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FCC proposes action for more LPFM community radio stations

As expected, at today’s open FCC meeting the Commission released a Third Further Notice of Proposed Rule Making which lays out a plan of action to both clear out the queue of pending translator station applications and to begin taking new applications for low-power FM community radio stations. An application window for new LPFM stations could open as early as summer 2012.

The applications for new translators–which are low-powered stations that may only rebroadcast the signal of a full-power station–would be processed for small markets and rural communities. In order to leave some space on the dial for new LPFM stations the Commission proposes dismissing translator applications in larger markets where new translators would fill up any last available space appropriate for LPFMs.

In 2007 the FCC froze the processing of 6,500 pending applications for FM translator stations because the Commission concluded that doing so would “frustrate” the further development of LPFM. It then established a limit of ten applications per applicant, which the Commission has now reconsidered. Instead, the FCC proposes a policy based on the availability of spectrum for LPFM on a market-by-market basis. This is in part motivated by a stipulation in last year’s Local Community Radio Act, under which the Commission is required “to ensure that licenses are available for LPFM and FM translator stations; licensing decisions are based on community needs; and translator and LPFM stations remain equal in status.” The change is also propelled by the recognition that a simple translator application cap likely would not preserve spectrum space for LPFM in the largest, most crowded radio markets.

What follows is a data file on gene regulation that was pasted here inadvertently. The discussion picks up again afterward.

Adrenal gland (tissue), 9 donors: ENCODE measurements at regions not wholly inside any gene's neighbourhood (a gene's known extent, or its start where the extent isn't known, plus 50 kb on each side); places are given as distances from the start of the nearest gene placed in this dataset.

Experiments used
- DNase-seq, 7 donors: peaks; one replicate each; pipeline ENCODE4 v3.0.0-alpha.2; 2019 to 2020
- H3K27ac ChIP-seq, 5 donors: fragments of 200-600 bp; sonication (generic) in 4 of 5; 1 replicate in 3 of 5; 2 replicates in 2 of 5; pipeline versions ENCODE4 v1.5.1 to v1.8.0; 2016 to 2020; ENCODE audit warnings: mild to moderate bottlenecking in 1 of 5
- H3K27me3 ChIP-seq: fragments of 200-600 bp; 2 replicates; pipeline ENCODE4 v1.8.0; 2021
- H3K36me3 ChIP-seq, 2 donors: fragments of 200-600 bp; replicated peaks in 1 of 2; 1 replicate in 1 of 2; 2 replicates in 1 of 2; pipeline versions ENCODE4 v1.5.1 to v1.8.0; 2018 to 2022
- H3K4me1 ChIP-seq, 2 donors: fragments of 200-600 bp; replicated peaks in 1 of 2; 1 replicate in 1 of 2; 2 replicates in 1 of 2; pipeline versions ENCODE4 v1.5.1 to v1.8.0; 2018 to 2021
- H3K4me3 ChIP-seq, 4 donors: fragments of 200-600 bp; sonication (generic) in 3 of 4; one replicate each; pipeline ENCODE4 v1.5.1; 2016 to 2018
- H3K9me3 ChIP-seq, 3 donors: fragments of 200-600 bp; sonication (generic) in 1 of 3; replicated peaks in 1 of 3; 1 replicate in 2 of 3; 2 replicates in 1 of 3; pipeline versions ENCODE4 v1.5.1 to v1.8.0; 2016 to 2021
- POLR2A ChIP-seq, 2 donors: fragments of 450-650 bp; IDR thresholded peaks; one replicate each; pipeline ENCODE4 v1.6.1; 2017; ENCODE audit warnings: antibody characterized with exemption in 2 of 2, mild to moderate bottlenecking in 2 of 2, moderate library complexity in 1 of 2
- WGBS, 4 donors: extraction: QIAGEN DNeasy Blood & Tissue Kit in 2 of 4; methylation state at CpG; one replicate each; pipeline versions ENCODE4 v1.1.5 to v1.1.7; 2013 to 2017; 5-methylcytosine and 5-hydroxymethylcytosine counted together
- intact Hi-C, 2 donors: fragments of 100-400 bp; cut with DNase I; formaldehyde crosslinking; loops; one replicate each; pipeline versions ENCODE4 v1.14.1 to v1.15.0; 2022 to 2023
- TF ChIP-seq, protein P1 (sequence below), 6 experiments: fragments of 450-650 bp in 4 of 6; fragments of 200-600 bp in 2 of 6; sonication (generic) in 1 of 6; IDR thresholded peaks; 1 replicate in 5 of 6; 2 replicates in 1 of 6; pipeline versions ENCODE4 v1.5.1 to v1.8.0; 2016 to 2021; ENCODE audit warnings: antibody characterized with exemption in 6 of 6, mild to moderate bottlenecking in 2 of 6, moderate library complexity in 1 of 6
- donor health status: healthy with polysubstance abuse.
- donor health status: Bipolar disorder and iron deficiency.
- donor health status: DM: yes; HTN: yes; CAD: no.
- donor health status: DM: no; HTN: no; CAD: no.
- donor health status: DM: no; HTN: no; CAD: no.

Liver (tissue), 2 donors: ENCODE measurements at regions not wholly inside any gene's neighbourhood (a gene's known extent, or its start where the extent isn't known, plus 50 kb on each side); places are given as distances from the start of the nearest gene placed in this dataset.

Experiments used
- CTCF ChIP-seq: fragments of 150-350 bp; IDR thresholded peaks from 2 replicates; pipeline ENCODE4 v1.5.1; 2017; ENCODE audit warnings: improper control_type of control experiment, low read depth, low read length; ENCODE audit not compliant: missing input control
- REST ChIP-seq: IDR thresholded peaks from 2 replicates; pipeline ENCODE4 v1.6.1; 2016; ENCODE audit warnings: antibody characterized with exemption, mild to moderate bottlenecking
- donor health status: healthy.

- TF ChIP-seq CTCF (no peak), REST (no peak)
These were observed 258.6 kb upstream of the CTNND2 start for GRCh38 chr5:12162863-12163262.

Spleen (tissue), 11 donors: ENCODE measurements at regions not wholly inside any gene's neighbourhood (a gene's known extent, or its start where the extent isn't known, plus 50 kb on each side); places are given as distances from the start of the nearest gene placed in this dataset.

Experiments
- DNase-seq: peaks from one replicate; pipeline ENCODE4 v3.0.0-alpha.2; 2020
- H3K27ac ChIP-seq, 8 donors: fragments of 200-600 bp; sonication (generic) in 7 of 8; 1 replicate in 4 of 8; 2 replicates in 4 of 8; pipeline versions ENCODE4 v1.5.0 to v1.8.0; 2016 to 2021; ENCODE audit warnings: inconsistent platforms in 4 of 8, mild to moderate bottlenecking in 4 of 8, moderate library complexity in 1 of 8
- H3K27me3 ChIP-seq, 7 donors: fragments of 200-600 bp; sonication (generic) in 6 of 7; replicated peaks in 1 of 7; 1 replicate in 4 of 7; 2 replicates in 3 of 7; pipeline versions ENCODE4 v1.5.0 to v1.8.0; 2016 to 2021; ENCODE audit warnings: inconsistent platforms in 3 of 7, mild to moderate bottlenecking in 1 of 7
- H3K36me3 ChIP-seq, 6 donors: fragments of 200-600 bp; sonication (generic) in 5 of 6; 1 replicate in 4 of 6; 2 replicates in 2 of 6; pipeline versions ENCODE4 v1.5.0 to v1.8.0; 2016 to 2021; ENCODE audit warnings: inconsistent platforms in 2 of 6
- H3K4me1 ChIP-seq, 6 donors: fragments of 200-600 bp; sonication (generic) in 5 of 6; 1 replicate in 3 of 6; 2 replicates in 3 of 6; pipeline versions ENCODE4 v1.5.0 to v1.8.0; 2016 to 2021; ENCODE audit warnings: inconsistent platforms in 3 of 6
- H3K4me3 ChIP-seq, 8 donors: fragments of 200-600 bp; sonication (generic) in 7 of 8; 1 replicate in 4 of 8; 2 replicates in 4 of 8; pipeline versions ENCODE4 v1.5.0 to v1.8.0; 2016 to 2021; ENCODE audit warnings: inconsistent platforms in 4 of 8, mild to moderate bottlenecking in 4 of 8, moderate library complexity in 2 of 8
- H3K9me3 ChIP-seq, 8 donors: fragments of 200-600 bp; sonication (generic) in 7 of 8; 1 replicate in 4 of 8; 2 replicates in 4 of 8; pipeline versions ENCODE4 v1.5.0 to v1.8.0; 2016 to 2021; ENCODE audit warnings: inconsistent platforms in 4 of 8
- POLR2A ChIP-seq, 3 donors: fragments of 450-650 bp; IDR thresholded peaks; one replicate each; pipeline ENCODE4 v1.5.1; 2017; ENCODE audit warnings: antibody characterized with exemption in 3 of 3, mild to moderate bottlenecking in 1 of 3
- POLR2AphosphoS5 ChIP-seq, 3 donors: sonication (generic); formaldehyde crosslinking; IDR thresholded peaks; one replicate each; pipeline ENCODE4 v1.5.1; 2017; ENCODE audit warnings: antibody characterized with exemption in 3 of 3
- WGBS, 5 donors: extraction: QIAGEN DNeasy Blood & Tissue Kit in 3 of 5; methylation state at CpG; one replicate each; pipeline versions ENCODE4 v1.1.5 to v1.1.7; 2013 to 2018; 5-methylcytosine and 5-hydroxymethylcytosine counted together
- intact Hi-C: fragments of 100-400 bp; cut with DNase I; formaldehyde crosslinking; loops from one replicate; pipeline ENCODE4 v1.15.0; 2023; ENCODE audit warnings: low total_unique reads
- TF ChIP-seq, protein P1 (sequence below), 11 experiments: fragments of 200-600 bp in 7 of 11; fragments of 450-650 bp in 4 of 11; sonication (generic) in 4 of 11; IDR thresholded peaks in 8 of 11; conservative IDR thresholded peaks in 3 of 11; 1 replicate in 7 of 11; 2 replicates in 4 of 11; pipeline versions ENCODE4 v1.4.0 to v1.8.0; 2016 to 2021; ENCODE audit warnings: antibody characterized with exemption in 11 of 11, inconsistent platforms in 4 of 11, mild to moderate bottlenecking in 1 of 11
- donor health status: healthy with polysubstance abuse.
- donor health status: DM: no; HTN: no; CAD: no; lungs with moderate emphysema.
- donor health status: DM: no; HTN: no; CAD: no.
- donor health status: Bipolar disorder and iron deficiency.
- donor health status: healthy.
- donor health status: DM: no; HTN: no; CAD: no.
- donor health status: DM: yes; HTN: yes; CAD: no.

In today’s proposal the Commission suggests a “floor” specifying a minimum number of LPFM frequencies that must remain available in a market in order for translator applications to be processed and awarded.

Responding to the FCC’s proposal, Brandy Doyle, Policy Director at the Prometheus Radio Project, said,

Today the FCC starts to redeem the promise made to thousands of community groups and national organizations that successfully fought to pass the Local Community Radio Act. The Act requires the FCC to ensure channels for low power stations, and we believe a market-specific solution could accomplish that.

Congressman Mike Doyle (D-PA), lead cosponsor of the Local Community Radio Act, said,

I am delighted to see that the FCC is moving forward to carry out legislation I championed for so many years. This is a major victory for community radio, and I urge the FCC to license as many LPFM stations as possible.


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